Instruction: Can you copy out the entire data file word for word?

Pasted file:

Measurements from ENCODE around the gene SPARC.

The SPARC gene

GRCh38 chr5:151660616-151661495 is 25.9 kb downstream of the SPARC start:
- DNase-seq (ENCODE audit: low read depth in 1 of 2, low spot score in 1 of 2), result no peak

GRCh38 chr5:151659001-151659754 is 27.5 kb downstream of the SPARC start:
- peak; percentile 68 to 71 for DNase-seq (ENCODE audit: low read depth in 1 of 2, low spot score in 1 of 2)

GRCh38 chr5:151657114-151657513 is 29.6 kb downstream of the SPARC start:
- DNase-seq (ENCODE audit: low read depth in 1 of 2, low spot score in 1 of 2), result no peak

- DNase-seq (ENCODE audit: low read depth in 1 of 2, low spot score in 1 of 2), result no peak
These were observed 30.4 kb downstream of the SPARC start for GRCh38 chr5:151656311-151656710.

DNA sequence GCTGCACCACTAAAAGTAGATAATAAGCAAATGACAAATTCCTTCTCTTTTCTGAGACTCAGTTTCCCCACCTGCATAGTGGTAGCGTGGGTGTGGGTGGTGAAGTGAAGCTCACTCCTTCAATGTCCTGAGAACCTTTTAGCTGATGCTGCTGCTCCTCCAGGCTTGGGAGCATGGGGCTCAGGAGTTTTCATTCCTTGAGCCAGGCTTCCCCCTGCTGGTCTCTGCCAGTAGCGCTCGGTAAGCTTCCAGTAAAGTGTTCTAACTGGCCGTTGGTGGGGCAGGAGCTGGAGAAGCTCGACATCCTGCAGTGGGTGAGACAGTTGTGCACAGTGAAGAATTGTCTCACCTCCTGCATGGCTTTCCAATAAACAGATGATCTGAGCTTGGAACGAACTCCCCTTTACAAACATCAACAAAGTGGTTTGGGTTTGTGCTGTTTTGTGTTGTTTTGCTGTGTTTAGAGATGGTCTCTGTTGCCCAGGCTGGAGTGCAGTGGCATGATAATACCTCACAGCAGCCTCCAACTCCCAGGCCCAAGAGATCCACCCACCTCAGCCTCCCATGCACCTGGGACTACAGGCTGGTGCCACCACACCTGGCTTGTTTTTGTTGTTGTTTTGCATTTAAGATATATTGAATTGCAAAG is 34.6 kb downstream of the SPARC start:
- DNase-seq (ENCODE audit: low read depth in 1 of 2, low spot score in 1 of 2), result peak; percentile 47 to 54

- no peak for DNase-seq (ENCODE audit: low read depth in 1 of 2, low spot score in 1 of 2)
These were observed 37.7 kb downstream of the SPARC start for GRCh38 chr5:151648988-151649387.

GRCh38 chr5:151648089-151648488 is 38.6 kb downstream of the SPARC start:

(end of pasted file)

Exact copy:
Measurements from ENCODE around the gene SPARC.

The SPARC gene

GRCh38 chr5:151660616-151661495 is 25.9 kb downstream of the SPARC start:
- DNase-seq (ENCODE audit: low read depth in 1 of 2, low spot score in 1 of 2), result no peak

GRCh38 chr5:151659001-151659754 is 27.5 kb downstream of the SPARC start:
- peak; percentile 68 to 71 for DNase-seq (ENCODE audit: low read depth in 1 of 2, low spot score in 1 of 2)

GRCh38 chr5:151657114-151657513 is 29.6 kb downstream of the SPARC start:
- DNase-seq (ENCODE audit: low read depth in 1 of 2, low spot score in 1 of 2), result no peak

- DNase-seq (ENCODE audit: low read depth in 1 of 2, low spot score in 1 of 2), result no peak
These were observed 30.4 kb downstream of the SPARC start for GRCh38 chr5:151656311-151656710.

DNA sequence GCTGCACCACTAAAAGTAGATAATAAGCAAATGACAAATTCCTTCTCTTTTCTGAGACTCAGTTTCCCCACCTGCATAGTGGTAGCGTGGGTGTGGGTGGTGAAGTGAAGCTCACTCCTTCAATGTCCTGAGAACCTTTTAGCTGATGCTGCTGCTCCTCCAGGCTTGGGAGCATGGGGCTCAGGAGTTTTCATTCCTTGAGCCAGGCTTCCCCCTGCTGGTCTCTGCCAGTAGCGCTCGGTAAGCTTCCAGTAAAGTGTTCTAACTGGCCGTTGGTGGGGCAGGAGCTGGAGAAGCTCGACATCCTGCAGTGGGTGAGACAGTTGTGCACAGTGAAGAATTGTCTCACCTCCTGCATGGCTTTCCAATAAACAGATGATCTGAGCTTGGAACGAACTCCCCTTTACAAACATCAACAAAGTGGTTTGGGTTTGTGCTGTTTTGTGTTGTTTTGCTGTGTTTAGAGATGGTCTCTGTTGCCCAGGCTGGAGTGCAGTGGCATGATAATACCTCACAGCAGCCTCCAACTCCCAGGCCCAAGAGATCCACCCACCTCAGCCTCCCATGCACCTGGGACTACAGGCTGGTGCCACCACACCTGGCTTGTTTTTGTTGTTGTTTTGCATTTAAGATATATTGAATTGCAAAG is 34.6 kb downstream of the SPARC start:
- DNase-seq (ENCODE audit: low read depth in 1 of 2, low spot score in 1 of 2), result peak; percentile 47 to 54

- no peak for DNase-seq (ENCODE audit: low read depth in 1 of 2, low spot score in 1 of 2)
These were observed 37.7 kb downstream of the SPARC start for GRCh38 chr5:151648988-151649387.

GRCh38 chr5:151648089-151648488 is 38.6 kb downstream of the SPARC start: